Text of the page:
While I lead the R&D team, for the surgery and interventional solutions business, Euan leads R&D for our orthopedics and digital technology for the in-time medical devices. We and more than 3500 talented R&D associates know that gross depends on our ability to bring innovative product and solutions to surgeons and their patients and today we were provided an overview of our innovation pipeline and also highlight our work in the development of the state-of-the- art digital surgery technologists. And we believe we are a reinvent medical devices industry. And then also fundamentally change of the healthcare as we noted today. This is our pipeline for interventional solutions, our surgery, orthopedics and our health.
I hope that you see it as a pretty amazing innovation pipeline and we are confident we’re going to transform patient care through innovation into the future. As Sandy mentioned, we had a stronger innovation year in 2017 with a renewed focus on launch excellence. We expect to continue this strong launch cadence into the future.
We’re on track to launch 15 to 20 new products this year, 20 to 25 in 2019, next year and in our pipeline we have 40 to 50 planned launches for 2020 and beyond excluding acquisitions. So in our interventional solutions pipeline, our team is going to continue to advance the science and technology in our electrophysiology platform and invest aggressively in our neurovascular innovation for stroke treatments.
In our surgery pipeline, our team continued to innovate the next generation haemostats for challenging bleeding management and also making our surgical devices smart, advance our development in digital surgery. In orthopedics pipeline, our team is transforming the orthopedics industry through technologies such as 3D printing, sensors and the digital technologies. And in our eye health pipeline which I spent last five years in that business, our team expanding our market leading innovation in contact lens, now broadening into broad eye health innovation, we’re truly excited.
As you can see we have a robust pipeline of meaningful innovation that we believe will improve clinical outcomes for increase the patient, customer and the consumer satisfaction. Johnson & Johnson Medical Devices innovation pipeline from 2018 and beyond excluding acquisitions is expected to drive close to $7 billion in new product sales in 2022.
This is a reflection of more than 20% increase in R&D productivity. So this you can see that would take hours to cover all the products, so today you and I were going to provide just some examples for you. I think one of the Johnson & Johnson’s most distinctive features and one of our greatest advantage is that we are truly agnostic to the source of great innovation.
We see to the best ideas and technologies wherever they are. In addition to our internal innovation efforts, we look at external innovation ecosystem to enrich our portfolio, add new capabilities and again early access to cutting edge innovation.
As Sandy mentioned, last year we invested more than $5 billion in acquisition and a strategic partnership with over 30 transactions in 2017 alone. And also last year, we opened the Center for Device Innovation at Texas Medical Center in Houston creating a brand new way to develop a breakthrough medical devices for close collaboration with early stage innovators and the physicians.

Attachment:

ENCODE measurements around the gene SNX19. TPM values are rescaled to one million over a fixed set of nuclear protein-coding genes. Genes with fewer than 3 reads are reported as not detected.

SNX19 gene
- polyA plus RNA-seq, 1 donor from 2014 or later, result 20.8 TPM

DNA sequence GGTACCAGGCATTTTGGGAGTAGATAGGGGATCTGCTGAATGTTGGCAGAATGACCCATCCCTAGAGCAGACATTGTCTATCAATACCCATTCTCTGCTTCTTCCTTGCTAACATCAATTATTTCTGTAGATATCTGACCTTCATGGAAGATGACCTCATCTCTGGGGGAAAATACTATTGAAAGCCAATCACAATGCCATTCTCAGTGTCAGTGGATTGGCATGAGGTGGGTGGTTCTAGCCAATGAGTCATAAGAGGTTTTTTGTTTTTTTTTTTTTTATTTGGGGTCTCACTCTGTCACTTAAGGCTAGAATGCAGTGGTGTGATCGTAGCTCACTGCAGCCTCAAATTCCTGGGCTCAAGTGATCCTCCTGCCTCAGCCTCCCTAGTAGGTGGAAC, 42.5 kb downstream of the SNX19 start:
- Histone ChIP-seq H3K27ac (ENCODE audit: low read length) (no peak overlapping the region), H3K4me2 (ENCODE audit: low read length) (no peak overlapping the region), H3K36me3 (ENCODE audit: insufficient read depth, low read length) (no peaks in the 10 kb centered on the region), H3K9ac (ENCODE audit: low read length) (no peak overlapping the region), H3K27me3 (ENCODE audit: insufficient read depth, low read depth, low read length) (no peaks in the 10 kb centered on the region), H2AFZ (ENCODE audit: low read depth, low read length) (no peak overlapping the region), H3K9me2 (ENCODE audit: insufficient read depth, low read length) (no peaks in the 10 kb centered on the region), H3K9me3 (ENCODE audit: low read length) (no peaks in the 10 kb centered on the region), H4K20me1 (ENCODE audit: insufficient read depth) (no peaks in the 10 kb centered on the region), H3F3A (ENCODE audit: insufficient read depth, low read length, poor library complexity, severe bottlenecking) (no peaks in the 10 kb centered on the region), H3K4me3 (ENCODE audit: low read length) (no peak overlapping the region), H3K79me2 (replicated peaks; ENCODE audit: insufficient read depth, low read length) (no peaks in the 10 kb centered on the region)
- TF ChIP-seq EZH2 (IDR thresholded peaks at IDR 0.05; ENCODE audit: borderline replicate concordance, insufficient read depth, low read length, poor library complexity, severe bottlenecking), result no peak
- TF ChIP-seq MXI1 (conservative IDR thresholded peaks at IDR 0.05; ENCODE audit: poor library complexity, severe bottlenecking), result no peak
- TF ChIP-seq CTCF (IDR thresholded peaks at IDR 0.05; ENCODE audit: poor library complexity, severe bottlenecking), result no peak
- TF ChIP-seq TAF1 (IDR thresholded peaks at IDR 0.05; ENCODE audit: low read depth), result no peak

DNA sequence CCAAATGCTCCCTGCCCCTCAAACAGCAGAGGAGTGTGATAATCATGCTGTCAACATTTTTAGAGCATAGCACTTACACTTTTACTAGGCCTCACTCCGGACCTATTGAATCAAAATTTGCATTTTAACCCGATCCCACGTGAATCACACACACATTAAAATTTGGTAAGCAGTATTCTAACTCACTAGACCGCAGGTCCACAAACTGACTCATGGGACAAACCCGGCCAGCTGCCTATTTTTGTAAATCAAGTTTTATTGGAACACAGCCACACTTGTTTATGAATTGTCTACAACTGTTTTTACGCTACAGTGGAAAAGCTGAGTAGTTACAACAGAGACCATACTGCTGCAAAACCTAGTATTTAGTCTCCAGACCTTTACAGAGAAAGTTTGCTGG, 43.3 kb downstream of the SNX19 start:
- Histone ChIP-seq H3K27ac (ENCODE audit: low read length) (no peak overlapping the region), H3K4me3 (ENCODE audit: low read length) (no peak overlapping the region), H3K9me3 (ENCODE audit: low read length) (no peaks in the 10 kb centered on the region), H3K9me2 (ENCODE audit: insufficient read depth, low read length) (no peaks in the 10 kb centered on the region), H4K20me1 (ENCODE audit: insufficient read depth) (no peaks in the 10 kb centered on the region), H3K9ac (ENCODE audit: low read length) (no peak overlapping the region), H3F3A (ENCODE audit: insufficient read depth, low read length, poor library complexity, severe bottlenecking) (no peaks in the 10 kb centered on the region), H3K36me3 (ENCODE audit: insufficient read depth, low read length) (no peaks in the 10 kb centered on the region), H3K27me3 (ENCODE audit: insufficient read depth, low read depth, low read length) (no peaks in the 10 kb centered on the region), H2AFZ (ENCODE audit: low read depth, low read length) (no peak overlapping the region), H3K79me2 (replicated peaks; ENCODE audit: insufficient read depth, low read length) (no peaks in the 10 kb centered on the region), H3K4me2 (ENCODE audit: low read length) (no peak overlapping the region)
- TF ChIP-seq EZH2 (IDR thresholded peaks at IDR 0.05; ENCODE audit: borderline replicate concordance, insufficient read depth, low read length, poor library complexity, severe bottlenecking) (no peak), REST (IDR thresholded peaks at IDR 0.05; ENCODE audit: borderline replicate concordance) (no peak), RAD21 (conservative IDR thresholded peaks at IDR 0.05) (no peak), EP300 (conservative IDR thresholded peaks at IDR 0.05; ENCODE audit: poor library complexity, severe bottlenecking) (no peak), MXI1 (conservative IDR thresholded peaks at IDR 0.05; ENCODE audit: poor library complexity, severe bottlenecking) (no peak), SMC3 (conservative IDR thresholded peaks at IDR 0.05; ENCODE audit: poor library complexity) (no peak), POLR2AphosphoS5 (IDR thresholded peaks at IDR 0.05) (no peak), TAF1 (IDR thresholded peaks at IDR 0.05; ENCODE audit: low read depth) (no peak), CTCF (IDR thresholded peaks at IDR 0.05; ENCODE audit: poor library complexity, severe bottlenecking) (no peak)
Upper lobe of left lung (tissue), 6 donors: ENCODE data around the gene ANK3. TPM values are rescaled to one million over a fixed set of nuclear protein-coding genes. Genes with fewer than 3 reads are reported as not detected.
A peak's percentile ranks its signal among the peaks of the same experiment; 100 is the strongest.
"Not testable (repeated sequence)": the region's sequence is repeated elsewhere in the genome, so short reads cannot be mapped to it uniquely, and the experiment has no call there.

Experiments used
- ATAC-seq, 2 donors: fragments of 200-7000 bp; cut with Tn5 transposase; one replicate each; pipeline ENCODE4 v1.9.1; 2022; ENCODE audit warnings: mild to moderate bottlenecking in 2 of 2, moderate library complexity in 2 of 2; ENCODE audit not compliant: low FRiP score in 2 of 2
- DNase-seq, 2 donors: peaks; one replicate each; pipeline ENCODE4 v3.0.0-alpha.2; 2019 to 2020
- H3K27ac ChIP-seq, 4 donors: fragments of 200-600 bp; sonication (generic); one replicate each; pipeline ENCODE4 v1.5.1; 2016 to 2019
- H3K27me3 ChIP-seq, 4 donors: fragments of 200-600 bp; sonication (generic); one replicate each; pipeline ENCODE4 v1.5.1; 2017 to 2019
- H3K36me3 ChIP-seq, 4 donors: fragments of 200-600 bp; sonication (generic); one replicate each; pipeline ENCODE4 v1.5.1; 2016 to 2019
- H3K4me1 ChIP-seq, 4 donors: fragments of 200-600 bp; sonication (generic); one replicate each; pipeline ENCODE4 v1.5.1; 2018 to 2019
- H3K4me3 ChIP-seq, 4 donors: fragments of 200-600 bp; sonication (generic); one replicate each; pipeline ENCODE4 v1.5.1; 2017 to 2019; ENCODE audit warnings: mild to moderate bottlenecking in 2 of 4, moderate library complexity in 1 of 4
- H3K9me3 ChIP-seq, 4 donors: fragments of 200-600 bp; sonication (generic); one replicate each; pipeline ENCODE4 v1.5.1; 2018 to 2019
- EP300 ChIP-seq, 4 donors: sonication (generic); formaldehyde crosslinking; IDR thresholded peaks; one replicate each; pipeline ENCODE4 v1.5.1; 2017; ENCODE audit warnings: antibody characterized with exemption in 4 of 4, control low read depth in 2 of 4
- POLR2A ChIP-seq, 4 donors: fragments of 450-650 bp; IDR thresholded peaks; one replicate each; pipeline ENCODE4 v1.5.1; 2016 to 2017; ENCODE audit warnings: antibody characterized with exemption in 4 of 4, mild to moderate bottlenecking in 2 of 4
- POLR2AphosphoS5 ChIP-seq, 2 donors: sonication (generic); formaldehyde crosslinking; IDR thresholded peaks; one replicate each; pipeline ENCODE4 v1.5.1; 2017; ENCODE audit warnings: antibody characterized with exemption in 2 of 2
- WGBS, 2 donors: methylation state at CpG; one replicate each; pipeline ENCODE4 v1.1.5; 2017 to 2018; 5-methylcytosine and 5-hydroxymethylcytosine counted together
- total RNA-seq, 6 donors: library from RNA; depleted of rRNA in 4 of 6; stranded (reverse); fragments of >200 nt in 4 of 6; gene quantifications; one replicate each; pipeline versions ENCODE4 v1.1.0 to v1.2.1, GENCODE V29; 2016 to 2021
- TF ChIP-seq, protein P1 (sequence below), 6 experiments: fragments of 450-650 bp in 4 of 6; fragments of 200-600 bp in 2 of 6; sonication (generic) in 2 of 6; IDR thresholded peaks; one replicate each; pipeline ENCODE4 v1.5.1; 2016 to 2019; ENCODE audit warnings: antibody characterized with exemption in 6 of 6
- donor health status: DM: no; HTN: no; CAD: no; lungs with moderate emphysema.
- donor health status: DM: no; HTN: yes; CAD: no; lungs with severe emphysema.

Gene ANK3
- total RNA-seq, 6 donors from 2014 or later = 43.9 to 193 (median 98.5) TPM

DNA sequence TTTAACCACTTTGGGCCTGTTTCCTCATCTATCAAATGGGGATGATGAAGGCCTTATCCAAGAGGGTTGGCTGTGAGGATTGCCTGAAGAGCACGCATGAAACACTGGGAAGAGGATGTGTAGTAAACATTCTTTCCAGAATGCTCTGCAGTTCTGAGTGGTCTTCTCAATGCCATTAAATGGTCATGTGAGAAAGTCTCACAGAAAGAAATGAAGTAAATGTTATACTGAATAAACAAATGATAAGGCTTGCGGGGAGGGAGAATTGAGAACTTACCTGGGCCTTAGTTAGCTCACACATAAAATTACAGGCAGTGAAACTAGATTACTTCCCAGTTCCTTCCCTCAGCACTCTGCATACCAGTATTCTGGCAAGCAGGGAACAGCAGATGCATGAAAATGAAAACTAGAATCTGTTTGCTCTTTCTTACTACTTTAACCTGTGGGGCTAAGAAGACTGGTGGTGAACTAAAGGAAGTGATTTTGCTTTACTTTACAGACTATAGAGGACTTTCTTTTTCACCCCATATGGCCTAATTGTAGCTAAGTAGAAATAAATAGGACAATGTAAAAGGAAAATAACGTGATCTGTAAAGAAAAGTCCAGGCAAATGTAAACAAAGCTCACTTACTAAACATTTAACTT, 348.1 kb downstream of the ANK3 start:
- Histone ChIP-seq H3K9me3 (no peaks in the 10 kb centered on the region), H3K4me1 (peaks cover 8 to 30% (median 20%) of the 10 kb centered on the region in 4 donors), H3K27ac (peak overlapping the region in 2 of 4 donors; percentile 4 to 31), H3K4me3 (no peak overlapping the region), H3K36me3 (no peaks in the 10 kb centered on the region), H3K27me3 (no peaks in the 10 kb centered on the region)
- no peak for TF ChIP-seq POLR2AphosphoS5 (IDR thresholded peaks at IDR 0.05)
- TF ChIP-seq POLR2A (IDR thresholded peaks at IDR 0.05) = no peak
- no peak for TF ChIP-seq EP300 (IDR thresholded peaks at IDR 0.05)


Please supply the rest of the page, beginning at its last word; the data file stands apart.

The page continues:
As Michael shared, how we intend to disrupt the robotics market with our Verb Surgical platform in partnership with Verily. We believe this is possible because of our deep understanding of the market needs and we’re bringing new benefits to customers across the globe, as the largest surgery business in the world and with our unique smaller footprint, more flexible design than system on the markets we aim to drive greater global access to hospital operating rooms.
We are also working to transform the learning process using virtual reality, personalized the training based on the individual user experiences and integrated the best practice by design. Our platform is designed to deliver a better user experience with a unique console and the connection through an open design principle to allow the surgeon to work with entire operating room team.
We treat a patient access and the workflow optimization is significant unmet needs. Our team is working to optimize the technology through holistic solution to really raise the bar. Besides that, our system is being designed to provide multi-quadrant access to enable broader range of surgical procedures beyond the prostate surgery to colon, gastric, thoracic surgeries.
Finally, with our proven capability in advanced instruments in combination with 3D HD visualization, our system is being designed with aim of increasing surgical efficiency and the confidence across surgical procedures. We believe this is going to be a highly differentiated platform with the design that is intended to create a new category of digital surgery.
Here is a little bit more information on elements of our platform, we have in development and surgeons who have used the latest prototype are saying. Please load the video.
You can see our surgeon customers are truly excited, I hope you are too. So the question then where are we? So what do you see is just a small glimpse of the overwhelming positive response that we have been receiving from surgeons. Our team is very busy achieving project milestones and we have made built multiple working prototypes.